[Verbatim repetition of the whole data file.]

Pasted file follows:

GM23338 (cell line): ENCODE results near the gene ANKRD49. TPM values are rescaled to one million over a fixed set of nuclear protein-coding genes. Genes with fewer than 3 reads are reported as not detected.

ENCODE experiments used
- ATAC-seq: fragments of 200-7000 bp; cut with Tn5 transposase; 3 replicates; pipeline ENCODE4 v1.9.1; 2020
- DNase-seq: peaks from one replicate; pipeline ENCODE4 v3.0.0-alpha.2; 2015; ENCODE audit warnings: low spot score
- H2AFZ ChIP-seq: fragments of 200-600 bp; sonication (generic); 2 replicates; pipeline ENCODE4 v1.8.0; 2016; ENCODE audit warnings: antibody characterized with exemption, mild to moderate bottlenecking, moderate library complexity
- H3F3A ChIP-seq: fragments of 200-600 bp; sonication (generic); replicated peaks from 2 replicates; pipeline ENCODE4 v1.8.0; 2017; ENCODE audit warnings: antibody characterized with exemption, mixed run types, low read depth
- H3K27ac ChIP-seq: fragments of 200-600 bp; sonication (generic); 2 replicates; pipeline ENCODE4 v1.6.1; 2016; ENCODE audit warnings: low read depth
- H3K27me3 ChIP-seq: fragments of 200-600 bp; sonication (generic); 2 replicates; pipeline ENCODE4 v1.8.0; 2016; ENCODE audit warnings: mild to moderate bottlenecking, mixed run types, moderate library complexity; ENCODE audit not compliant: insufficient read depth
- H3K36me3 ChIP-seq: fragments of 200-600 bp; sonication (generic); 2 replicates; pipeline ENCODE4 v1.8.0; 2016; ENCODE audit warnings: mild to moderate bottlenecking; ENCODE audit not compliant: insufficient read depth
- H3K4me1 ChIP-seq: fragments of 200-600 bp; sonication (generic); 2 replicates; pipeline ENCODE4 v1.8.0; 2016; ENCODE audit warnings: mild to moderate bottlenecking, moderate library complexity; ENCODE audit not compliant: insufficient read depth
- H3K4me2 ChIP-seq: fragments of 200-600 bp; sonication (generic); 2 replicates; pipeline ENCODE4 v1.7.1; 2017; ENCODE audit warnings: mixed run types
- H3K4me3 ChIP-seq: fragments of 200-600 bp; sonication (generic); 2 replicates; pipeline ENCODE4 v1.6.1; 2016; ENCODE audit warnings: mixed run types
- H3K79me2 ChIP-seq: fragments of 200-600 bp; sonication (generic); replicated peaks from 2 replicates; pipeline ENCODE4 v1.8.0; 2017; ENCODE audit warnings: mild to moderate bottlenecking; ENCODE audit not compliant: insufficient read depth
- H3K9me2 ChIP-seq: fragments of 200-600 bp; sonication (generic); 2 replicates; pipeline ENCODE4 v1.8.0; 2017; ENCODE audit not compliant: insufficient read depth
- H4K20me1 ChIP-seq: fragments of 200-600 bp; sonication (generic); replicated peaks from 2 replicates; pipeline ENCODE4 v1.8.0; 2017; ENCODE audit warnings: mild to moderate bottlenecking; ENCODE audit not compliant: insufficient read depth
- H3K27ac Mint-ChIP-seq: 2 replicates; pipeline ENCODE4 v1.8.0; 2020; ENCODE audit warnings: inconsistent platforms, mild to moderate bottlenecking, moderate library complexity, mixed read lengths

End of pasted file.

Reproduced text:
GM23338 (cell line): ENCODE results near the gene ANKRD49. TPM values are rescaled to one million over a fixed set of nuclear protein-coding genes. Genes with fewer than 3 reads are reported as not detected.

ENCODE experiments used
- ATAC-seq: fragments of 200-7000 bp; cut with Tn5 transposase; 3 replicates; pipeline ENCODE4 v1.9.1; 2020
- DNase-seq: peaks from one replicate; pipeline ENCODE4 v3.0.0-alpha.2; 2015; ENCODE audit warnings: low spot score
- H2AFZ ChIP-seq: fragments of 200-600 bp; sonication (generic); 2 replicates; pipeline ENCODE4 v1.8.0; 2016; ENCODE audit warnings: antibody characterized with exemption, mild to moderate bottlenecking, moderate library complexity
- H3F3A ChIP-seq: fragments of 200-600 bp; sonication (generic); replicated peaks from 2 replicates; pipeline ENCODE4 v1.8.0; 2017; ENCODE audit warnings: antibody characterized with exemption, mixed run types, low read depth
- H3K27ac ChIP-seq: fragments of 200-600 bp; sonication (generic); 2 replicates; pipeline ENCODE4 v1.6.1; 2016; ENCODE audit warnings: low read depth
- H3K27me3 ChIP-seq: fragments of 200-600 bp; sonication (generic); 2 replicates; pipeline ENCODE4 v1.8.0; 2016; ENCODE audit warnings: mild to moderate bottlenecking, mixed run types, moderate library complexity; ENCODE audit not compliant: insufficient read depth
- H3K36me3 ChIP-seq: fragments of 200-600 bp; sonication (generic); 2 replicates; pipeline ENCODE4 v1.8.0; 2016; ENCODE audit warnings: mild to moderate bottlenecking; ENCODE audit not compliant: insufficient read depth
- H3K4me1 ChIP-seq: fragments of 200-600 bp; sonication (generic); 2 replicates; pipeline ENCODE4 v1.8.0; 2016; ENCODE audit warnings: mild to moderate bottlenecking, moderate library complexity; ENCODE audit not compliant: insufficient read depth
- H3K4me2 ChIP-seq: fragments of 200-600 bp; sonication (generic); 2 replicates; pipeline ENCODE4 v1.7.1; 2017; ENCODE audit warnings: mixed run types
- H3K4me3 ChIP-seq: fragments of 200-600 bp; sonication (generic); 2 replicates; pipeline ENCODE4 v1.6.1; 2016; ENCODE audit warnings: mixed run types
- H3K79me2 ChIP-seq: fragments of 200-600 bp; sonication (generic); replicated peaks from 2 replicates; pipeline ENCODE4 v1.8.0; 2017; ENCODE audit warnings: mild to moderate bottlenecking; ENCODE audit not compliant: insufficient read depth
- H3K9me2 ChIP-seq: fragments of 200-600 bp; sonication (generic); 2 replicates; pipeline ENCODE4 v1.8.0; 2017; ENCODE audit not compliant: insufficient read depth
- H4K20me1 ChIP-seq: fragments of 200-600 bp; sonication (generic); replicated peaks from 2 replicates; pipeline ENCODE4 v1.8.0; 2017; ENCODE audit warnings: mild to moderate bottlenecking; ENCODE audit not compliant: insufficient read depth
- H3K27ac Mint-ChIP-seq: 2 replicates; pipeline ENCODE4 v1.8.0; 2020; ENCODE audit warnings: inconsistent platforms, mild to moderate bottlenecking, moderate library complexity, mixed read lengths